Movie studios and theater operators have toyed with various ways to attract people to the movies throughout the years. Red and blue 3D glasses, smell-o-vision, Cinerama and even buzzers in the seats were gimmicks that were employed in the past to enhance the viewing experience. Of course, many of these gimmicks have evolved over the years to be much more sophisticated and today we have many ways of seeing a film that can’t be written off as merely gimmicks. With that in mind, I decided to see the newest Marvel blockbuster “The Avengers” three different times with three different viewing experiences (traditional 2D, IMAX 3D and D-BOX Motion Seats) to try to see how they affected the same story content. This will not be about my feelings on the movie itself. If you haven’t seen it, it’s awesome and worth every penny for a modern theatrical exhibition. But what exhibition to choose? Here is how I see the answer to that question.
The old faithful; the 2D movie. It may seem passé in the modern word but 2D actually has many advantages that still keep it as the preferred method of viewing for the majority of audiences. Some people have trouble viewing 3D images and some people can see 3D images just fine but they will cause headaches after long exposure. But 2D has another advantage that most filmmakers and studio heads don’t really want to admit. 2D is still the best method for drawing audiences into the story and only the story. As I watched “The Avengers” in 2D, I was focused on all the intricacies of the story and only the story. Being a film buff, I also was watching for technical things like composition, lighting and editing. Even with that, the story was the absolute paramount thing at the forefront of my mind. And just so we’re clear, this was not the first way I saw the movie. I actually viewed it in IMAX 3D the first time but even so, I was more engaged in the story of the movie the second time I saw it, in 2D. So how was my first viewing of “The Avengers” in IMAX 3D?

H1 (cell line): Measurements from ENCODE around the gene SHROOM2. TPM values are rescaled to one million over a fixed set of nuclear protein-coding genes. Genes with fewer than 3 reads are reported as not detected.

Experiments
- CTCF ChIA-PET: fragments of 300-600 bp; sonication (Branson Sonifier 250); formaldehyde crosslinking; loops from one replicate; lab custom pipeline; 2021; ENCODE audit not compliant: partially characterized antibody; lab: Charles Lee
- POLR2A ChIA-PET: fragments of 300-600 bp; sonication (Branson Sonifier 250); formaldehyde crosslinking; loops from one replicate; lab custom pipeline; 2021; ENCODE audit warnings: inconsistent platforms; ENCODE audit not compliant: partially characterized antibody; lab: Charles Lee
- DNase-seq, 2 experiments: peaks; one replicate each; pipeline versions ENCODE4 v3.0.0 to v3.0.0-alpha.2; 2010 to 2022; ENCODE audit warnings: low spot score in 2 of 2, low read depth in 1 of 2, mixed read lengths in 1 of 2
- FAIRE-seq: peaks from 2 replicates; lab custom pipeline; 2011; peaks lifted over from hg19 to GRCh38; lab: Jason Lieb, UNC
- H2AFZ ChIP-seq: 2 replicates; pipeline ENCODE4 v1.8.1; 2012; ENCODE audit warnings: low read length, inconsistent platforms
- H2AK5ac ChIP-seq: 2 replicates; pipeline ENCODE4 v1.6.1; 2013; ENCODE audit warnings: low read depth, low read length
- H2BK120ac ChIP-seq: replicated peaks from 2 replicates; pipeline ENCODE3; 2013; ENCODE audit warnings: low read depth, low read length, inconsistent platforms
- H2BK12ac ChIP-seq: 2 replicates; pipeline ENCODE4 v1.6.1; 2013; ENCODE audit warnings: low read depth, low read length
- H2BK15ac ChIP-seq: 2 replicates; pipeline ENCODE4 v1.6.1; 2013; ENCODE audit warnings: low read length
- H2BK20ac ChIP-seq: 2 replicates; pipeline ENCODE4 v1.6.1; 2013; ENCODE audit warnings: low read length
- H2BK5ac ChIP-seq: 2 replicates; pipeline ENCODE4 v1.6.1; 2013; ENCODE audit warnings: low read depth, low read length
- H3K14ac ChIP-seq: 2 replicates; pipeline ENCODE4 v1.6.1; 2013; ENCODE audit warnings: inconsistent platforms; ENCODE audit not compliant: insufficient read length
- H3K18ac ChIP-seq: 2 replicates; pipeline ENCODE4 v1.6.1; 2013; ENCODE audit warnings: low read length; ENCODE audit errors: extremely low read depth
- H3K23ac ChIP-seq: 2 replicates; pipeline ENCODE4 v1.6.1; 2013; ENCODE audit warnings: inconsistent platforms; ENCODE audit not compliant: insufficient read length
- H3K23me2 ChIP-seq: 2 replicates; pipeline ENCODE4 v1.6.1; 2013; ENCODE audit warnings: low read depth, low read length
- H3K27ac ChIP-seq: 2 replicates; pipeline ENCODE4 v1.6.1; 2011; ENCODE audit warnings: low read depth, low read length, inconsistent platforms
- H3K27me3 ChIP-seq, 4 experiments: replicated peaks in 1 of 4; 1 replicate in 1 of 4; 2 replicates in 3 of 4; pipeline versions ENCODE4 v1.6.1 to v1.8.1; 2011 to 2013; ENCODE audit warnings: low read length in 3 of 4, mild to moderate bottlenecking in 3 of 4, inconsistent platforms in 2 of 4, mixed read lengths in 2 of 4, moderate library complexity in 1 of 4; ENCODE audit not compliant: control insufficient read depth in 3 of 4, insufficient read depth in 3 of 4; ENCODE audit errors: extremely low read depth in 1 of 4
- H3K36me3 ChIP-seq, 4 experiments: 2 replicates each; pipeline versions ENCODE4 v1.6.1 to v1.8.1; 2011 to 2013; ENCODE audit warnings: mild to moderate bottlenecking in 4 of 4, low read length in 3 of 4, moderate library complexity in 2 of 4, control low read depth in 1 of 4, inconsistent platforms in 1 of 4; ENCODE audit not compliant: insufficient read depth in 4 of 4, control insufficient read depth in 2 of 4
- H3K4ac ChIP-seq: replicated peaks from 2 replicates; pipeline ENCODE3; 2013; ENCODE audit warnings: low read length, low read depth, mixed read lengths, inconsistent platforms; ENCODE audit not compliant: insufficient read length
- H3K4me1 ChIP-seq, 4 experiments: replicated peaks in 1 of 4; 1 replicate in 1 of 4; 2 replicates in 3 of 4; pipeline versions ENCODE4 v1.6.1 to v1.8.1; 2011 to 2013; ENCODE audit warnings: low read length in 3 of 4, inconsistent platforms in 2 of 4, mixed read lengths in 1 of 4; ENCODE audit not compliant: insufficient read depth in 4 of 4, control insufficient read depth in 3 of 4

I have to clear up two issues with this type of exhibition as it pertains to “The Avengers”. First, the theater I saw it in was an IMAX Digital screen and not a traditional giant IMAX screen. These screens were built to fit in any current theater without the huge expense of building a full-sized IMAX screen. It’s a cool experience still, but kind of a ripoff for consumers since they still charge the same price as a full-sized IMAX screen. “The Avengers” didn’t have an IMAX film print made so they were not showing it in full-sized IMAX screens. So you can kind of forget the IMAX part of this exhibition. As for the 3D, “The Avengers” was shot in 2D and converted after the fact in post production. I myself have worked with both 3D and 2D converted content recently and I can tell you it makes an enormous difference if you are working with material shot in 3D. The reason is that when you shoot in 3D you record information from two different lenses or cameras. These cameras simulate both eyes and they capture subtle curvature and other information that creates depth. When you’re dealing with 2D images you don’t have that information and so you’re faking it. That being said, “The Avengers” is an above average conversion. It’s nothing like “Avatar” which was shot and composited in 3D, but it’s still a very good conversion and the folks that worked on it should be commended.